I overheard a discussion yesterday between two sales guys on where customers came from for their business. One of the guys was challenging the existing company view that the majority of their customers came from one source. He also pointed out that the source was actually the least profitable customers they had. Apparently an animated debate ensued in their sales meeting. The things you hear standing in line at a bakery. It’s an interesting debate though and no surprise that so many organisations can’t actually answer those types of questions. Sales teams often live with long held beliefs about their business based solely upon their ‘experience’ in sales.
The numbers often speak a very different truth about where business comes from and how profitable it is. What might be a high margin deal could have been an expensive opportunity to surface. Likewise lower margin deals may have been significantly cheaper to deliver. You would venture at this point that what those guys needed was a CRM system like SugarCRM implemented by a trusted UK SugarCRM partner. We’d have been happy to oblige. Albeit that the bakery probably wasn’t the place to pitch nor were they likely decision makers. There are plenty of CRM implementations out there that cannot answer those sorts of questions. Even the odd SugarCRM or Salesforce one. Why?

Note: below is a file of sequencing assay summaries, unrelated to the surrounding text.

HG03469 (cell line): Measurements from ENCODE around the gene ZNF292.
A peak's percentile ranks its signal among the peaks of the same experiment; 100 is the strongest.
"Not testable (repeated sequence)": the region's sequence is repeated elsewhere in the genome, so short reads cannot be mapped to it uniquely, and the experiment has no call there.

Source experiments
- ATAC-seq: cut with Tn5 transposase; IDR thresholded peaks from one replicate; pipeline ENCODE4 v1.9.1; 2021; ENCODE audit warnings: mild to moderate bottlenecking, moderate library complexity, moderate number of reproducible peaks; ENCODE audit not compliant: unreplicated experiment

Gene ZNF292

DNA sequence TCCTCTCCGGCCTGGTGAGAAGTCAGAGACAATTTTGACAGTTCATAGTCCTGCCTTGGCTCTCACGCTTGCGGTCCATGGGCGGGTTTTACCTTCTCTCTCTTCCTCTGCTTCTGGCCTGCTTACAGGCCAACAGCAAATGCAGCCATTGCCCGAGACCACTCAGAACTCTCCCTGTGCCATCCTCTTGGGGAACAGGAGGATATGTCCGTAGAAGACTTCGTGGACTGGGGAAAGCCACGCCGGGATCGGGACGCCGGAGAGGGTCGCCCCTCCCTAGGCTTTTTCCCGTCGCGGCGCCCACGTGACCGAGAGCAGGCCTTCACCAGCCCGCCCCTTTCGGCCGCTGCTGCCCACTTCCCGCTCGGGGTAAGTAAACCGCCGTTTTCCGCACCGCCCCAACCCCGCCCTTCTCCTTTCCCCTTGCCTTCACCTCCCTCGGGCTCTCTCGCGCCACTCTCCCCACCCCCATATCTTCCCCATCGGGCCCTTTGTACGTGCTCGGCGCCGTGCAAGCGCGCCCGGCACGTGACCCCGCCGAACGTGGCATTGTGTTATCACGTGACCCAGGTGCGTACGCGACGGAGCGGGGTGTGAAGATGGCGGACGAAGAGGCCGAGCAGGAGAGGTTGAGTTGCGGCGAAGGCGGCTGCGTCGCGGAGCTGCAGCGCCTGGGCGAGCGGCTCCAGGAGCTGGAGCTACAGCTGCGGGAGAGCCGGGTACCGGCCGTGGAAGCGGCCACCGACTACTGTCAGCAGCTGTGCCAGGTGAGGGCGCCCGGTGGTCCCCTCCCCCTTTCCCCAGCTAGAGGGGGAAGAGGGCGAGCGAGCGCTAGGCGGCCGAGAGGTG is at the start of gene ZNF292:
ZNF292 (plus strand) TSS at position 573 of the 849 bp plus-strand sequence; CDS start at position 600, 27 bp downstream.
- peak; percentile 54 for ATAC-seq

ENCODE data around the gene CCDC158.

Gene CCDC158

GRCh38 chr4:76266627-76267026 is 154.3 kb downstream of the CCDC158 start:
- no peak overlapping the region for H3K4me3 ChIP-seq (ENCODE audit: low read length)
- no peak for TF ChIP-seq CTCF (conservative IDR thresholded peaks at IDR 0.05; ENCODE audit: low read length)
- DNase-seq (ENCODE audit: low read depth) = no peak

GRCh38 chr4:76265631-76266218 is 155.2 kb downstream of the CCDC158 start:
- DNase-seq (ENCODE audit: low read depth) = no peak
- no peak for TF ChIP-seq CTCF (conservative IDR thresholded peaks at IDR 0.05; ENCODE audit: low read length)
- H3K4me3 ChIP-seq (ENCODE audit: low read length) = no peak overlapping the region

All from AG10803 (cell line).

- Poor data structure – not thinking about what the system needs to support
- Poor data entry – strangely sales guys generally prefer to close deals over data entry
- Lack of CRM vision – why are we doing this?
- Lack of overall sponsorship within the business – who are we doing this for?
Parting with money to buy software is just the first step and by no means guarantees success. Unfortunately much of the market is deceived by the notion that it’s the software that fixes the problem. Also many business rightly or wrong only ever understand what they spent generating business and what they got out at the end. What happens in the middle is a mystery. What happens in the middle in a well implemented CRM should set you on the path to answering questions like:
- Where do our customers come from?
- How long is our sales cycle?
- What percentage of our inbound leads become opportunities?
- How much business do we lose?
- Why do we lose business?
The moral of the story is (beyond what are your staff talking about in the bakery) …
If you want to answer questions about your business then you need a rich set of data that describes your business. That gives you the starting point to explore.